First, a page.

The title of this post sounds like a contradiction in terms unless you are a scammer. I’m not talking about the Bernie Madoff type of scam but ones on a milder scale. I’ll let someone else write about brother Bernie and his shenanigans.
My thoughts on scammers turned into words all thanks to an article by the Nevada Attorney General I read in a senior citizen’s magazine this week. This kind lady didn’t lose sight of the foreclosure crisis we happen to be in here in the Silver State. It seems the home foreclosure rescue scam puppies are out in force since we lead the nation in the number of foreclosures.
Even if we didn’t lead the nation, we’d be close to the top given our particular predicament. Our predicament is probably a lot like the predicament you see in your area so I won’t belabor that point. After all, a sleeping dog is best left sleeping.
According to the AG, the mortgage crisis has spawned a cottage industry of companies that promise to help troubled home owners negotiate modifications to their mortgages for a fee. “They call themselves Loan Modification Specialists”, she was quoted as saying. Funny she should say that since I just wrote a post about loan modification. Granted in that post I looked at only the honest side of the business.
Her job is to look at the seamy side of the business. She was deluged with complaints from homeowners, many of them senior citizens, who said they were promised everything under the sun before they signed on the dotted line. One company even promised a 100% money back guarantee if the foreclosure couldn’t be stopped. The fee for their service was $5000 payable in advance.
In another case, the homeowners paid a monthly fee for the duration of the loan modification to the con artist in addition to a hefty up front fee. If the foreclosure wasn’t stopped, the homeowners were promised a full money back guarantee. As in the above case, their promise was simply hot air.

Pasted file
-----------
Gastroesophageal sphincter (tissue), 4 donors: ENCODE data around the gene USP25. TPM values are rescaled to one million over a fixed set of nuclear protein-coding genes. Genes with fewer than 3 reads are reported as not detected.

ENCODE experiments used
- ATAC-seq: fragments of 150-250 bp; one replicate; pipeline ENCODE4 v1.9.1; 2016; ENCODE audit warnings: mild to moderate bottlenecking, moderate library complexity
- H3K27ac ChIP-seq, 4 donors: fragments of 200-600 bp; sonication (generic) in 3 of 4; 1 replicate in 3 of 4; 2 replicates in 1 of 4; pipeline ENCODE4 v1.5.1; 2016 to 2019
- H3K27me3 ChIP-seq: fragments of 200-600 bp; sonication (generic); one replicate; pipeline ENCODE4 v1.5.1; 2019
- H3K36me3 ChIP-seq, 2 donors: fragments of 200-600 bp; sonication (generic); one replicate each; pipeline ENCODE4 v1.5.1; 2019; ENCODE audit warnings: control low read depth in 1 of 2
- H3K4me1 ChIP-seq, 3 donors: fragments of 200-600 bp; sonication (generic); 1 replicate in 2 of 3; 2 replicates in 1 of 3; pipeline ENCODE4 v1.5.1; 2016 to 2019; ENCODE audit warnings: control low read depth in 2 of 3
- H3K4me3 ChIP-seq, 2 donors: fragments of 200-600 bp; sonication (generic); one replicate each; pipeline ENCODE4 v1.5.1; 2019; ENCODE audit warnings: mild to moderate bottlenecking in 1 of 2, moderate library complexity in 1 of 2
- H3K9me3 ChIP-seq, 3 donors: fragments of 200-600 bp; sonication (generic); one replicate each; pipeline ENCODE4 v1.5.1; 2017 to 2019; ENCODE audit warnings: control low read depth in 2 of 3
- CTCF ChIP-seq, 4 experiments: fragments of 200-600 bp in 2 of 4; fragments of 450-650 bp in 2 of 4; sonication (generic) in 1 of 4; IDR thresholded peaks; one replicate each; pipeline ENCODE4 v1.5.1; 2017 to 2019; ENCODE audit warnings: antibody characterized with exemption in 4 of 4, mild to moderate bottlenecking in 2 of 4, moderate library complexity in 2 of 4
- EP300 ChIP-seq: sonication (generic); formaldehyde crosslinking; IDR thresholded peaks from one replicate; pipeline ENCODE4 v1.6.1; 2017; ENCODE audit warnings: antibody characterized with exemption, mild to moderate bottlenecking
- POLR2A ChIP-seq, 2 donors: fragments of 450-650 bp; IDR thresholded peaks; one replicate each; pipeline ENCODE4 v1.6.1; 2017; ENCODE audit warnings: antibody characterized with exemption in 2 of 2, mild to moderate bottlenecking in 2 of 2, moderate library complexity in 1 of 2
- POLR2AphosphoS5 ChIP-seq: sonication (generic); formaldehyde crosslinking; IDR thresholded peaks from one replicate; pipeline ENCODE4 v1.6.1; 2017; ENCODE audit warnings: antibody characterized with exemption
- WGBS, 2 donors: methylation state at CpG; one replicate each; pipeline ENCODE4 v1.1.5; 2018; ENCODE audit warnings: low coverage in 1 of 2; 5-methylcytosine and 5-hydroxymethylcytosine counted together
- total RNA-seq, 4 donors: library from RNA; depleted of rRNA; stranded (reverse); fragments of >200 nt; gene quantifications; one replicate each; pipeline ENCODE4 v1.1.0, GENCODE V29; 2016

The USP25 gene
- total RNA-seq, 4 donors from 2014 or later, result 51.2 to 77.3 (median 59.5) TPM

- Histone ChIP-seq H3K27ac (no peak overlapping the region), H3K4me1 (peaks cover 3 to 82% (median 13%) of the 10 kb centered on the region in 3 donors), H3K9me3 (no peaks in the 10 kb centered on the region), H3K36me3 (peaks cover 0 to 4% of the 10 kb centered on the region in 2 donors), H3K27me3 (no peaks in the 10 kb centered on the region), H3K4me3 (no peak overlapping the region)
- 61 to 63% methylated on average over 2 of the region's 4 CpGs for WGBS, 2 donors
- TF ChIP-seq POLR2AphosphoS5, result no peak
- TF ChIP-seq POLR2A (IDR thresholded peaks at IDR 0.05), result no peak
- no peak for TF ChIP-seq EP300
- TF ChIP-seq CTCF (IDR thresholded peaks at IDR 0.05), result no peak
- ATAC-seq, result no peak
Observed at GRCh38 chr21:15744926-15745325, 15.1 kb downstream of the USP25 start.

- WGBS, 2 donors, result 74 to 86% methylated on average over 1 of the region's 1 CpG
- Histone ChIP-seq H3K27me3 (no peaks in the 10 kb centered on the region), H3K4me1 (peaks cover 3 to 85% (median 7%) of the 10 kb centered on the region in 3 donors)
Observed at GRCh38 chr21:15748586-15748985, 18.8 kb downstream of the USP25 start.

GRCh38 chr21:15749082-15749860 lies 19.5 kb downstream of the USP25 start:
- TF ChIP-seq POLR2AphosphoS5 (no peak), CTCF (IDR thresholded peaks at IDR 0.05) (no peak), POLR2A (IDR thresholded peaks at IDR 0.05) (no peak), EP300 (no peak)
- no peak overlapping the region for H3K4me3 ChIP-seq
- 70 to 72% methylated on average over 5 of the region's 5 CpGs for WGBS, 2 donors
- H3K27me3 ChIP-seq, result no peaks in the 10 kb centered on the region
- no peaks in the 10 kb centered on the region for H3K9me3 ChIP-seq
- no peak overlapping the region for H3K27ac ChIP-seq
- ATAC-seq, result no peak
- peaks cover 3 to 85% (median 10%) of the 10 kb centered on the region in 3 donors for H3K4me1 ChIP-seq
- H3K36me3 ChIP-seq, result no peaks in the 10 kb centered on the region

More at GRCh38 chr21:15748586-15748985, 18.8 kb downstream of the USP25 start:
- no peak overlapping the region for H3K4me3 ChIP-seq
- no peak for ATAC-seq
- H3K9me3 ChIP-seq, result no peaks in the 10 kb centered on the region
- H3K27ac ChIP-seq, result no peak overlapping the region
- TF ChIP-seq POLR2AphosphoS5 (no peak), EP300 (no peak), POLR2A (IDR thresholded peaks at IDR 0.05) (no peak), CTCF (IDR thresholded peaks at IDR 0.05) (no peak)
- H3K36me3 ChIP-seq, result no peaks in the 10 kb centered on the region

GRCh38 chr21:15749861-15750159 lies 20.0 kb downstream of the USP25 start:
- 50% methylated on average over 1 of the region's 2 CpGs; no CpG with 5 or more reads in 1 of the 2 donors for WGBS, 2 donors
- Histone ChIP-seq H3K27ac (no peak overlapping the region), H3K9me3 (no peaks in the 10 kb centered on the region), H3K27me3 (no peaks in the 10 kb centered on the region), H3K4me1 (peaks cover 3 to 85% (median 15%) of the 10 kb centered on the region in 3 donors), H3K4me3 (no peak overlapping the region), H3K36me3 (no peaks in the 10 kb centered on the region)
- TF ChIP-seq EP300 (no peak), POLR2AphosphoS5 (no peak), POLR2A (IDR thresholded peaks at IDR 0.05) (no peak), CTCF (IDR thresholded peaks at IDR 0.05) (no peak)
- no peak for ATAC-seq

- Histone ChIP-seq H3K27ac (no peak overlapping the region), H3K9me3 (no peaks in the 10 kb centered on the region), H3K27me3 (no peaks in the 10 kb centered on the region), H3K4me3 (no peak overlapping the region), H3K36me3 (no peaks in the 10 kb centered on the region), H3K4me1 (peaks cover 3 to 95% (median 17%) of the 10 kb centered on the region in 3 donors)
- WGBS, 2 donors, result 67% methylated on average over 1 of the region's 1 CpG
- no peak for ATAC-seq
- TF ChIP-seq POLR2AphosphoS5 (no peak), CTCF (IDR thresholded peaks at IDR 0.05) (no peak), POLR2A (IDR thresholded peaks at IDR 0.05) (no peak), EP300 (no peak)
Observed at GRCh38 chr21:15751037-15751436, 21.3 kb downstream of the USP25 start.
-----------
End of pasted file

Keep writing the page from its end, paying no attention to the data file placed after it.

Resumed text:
Since foreclosures have been a problem in every state of the union, I would bet your AG has a hotline set up you can call, and an office you can visit to get information on loan modification companies and a web site with a page dedicated to this type of scam. They also will have an online complaint form you can fill out should you, or a friend, need one.
The problem with the AG is obvious. They can only act after the fact. That means many scammers go undetected until they wreak havoc on the population. Even then, some get away scot free.
As with all such situations, the consumer is best advised to do research on any loan modification company that contacts them. Chances are good if the company is actually using attorneys to do the loan modificatin, that company is reputable. Obviously this statement is an overly broad simplification but it is a good place to start.
Remember, your AG’s office is only a phone call away. They should be on your checklist of agencies to call for verification of the loan modification company. Your local DA’s consumer’s office is another good contact.
Older Americans Month
Older Americans Month is another way to say Senior Citizens Month. May is the month we in the United States honor our senior citizens. Unfortunately the scammers don’t care whether the person is a senior citizen or middle aged or just starting out in life. All they see is money.
I believe it was coincidence that the Nevada AG’s warning came out early this month but nonetheless I am glad it did. We can never have to much news about the scammers and their practices. By the same token, I thank the Nevada AG for letting me tie Older Americans Month into an informative post. Being a senior citizen (sometimes) has its perks.